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The Duchess of Sussex, the former Meghan Markle, right, says her first year of marriage to Britain's Prince Harry has been difficult because of the pressure from Britain's tabloid press.

The last time we heard Meghan, Duchess of Sussex, was in Chicago was just before her May 2018 wedding to Prince Harry.

The former Meghan Markle, a Northwestern grad, was spotted at O’Hare International Airport in a White Sox baseball cap.

Then, as the world knows, Meghan became royalty. She had a baby, Archie, who is seventh in line to the throne, right behind his dad. But we can’t say the couple lived happily ever after. They are struggling to cope with attacks by the aggressive British tabloid press and sound as if their castle -- actually, Frogmore Cottage in Windsor -- is a prison.

Harry is fed up with life in Britain. He fantasizes about moving his family to Africa. Meghan seems despondent. “I have said for a long time to H., it’s not enough to just survive something, that’s not the point of life. You’ve got to thrive, you’ve got to feel happy,” she said.

Maybe it is time for a change of scenery. Since Meghan knows Chicago, and this city has been short on royalty since Michael Jordan and Oprah Winfrey left town, we thought we’d put it out there. Duke and Duchess, come experience some Midwestern hospitality.

To catch you up on the drama: Meghan is an American-born former actress from Los Angeles who studied theater and international relations in Evanston, graduating in 2003. She spent years in Hollywood and might have thought she was as prepared as any outsider to enter the glamorous, gilded world of the British monarchy. After all, celebrity culture is big business on both sides of the pond.

Turns out there’s a reason people left Britain for the colonies centuries ago. The social and political atmosphere in London can be unbearable.

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Harry complained from the start of his relationship with Meghan that she was being harassed by social media trolls and abused in commentary pieces that smacked of sexism and racism.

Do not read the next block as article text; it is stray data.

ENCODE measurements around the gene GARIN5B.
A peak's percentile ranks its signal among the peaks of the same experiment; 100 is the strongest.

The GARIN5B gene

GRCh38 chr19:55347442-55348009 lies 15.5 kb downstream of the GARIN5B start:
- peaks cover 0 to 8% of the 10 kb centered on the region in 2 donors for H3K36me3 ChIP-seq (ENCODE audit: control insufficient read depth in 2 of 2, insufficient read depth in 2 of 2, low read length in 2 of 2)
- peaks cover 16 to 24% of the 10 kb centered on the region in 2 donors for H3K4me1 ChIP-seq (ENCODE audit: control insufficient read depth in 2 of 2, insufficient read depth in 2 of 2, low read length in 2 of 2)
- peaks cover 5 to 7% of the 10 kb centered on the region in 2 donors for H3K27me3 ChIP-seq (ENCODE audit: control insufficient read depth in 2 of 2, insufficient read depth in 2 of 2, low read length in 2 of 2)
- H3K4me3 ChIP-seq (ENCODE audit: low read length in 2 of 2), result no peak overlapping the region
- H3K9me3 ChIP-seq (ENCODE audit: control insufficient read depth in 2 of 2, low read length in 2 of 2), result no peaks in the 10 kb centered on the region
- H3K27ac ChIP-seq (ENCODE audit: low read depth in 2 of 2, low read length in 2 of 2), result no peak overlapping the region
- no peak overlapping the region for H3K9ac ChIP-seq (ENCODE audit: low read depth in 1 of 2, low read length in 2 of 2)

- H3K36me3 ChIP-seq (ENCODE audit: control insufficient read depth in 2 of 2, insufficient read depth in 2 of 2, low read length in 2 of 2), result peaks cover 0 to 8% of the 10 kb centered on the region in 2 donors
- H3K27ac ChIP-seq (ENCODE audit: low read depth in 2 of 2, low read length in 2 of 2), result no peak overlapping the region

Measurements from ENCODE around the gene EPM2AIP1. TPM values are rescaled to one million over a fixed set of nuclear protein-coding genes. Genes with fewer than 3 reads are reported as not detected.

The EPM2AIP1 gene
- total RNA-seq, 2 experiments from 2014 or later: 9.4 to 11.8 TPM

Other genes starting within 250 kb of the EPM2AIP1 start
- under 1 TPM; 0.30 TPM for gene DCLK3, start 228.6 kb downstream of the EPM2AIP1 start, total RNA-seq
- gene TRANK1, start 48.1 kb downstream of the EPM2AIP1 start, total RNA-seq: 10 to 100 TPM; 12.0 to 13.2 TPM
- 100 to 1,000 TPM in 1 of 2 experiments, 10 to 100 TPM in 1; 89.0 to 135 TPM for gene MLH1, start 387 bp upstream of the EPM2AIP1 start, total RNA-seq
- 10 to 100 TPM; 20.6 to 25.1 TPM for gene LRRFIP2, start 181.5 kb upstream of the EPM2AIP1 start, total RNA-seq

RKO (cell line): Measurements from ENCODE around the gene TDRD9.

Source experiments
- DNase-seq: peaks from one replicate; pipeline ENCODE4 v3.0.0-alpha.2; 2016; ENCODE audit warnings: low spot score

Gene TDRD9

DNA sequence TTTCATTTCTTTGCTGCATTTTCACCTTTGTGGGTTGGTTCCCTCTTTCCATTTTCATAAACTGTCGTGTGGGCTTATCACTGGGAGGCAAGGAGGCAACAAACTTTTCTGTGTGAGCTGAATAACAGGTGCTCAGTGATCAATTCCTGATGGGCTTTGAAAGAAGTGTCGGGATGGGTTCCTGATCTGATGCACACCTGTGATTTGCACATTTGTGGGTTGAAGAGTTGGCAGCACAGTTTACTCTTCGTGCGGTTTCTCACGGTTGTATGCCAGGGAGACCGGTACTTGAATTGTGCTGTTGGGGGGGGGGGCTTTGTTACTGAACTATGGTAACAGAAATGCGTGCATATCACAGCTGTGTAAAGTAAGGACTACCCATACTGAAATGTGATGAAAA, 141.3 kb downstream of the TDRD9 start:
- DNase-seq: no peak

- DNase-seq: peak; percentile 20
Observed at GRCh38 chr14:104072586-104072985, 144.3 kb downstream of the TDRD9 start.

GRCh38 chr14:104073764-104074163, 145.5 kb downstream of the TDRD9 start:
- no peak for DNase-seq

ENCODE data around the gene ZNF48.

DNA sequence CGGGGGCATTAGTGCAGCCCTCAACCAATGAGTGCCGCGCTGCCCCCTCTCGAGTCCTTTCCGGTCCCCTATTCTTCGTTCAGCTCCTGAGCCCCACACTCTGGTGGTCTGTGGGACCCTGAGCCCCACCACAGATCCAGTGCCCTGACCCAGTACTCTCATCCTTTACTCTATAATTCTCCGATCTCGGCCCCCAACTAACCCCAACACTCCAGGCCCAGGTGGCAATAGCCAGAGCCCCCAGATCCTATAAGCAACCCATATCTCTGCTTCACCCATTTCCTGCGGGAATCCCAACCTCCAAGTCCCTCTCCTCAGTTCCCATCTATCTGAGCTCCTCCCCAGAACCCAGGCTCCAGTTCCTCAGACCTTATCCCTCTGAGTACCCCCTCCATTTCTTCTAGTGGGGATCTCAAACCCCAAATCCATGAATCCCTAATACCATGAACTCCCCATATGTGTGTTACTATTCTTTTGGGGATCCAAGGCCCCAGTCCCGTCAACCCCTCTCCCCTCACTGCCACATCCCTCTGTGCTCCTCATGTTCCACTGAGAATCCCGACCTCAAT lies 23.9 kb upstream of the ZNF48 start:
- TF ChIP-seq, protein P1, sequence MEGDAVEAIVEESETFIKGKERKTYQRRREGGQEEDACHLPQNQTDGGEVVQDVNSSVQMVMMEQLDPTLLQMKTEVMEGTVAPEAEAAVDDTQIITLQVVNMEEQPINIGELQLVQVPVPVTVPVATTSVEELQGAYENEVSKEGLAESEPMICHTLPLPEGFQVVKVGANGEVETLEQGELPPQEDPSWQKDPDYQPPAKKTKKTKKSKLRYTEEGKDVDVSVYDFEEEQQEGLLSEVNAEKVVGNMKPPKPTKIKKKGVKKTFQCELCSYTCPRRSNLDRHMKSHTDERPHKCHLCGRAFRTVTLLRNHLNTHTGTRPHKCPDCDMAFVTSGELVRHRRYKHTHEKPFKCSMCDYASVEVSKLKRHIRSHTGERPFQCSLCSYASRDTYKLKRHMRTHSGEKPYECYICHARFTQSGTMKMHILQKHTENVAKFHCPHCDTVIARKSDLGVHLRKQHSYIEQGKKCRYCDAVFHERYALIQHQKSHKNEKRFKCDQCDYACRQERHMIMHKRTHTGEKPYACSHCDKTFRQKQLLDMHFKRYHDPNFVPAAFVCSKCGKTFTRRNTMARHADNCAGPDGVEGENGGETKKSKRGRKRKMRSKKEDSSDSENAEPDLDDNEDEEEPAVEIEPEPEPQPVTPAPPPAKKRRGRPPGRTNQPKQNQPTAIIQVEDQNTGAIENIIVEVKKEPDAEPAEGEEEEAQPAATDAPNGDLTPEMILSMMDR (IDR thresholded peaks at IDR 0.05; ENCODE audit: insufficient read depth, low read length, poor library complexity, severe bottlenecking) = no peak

He sued two tabloids for alleged phone hacking. She sued another for allegedly publishing a private letter to her father. They’ve been attacked for going on vacation by private jet and spending $3 million to refurbish their home. Harry sued and won after a paparazzi agency flew a helicopter over their previous home, taking photos of their living quarters.

 Harry acknowledges being haunted by the death of his mother, Diana, Princess of Wales, who was killed in a 1997 car accident in Paris as her speeding vehicle was chased by photographers. In a recent statement, Harry said: “I lost my mother and now I watch my wife falling victim to the same powerful forces.”

The British public seems split on the plight of Harry and Meghan. There’s a lot of clucking that members of the monarchy should recognize that extreme wealth and privilege come at the cost of being objects of fascination. But there’s sympathy, too, for a newly married couple who are hurting. She’s an outsider adjusting to life as a symbol in a foreign culture; he’s traumatized by the death of his mom.

The pair plan to take six weeks off from royal duties for “family time” and may head to Los Angeles for Thanksgiving. They should come to Chicago too. Maybe shop for a condo. Sure, Chicago has a vigorous media, but we’re too focused on the city budget crisis and the collapse of the Bears to obsess over one more young family moving to Logan Square or the West Loop.

Meghan and Harry, you are royally invited.

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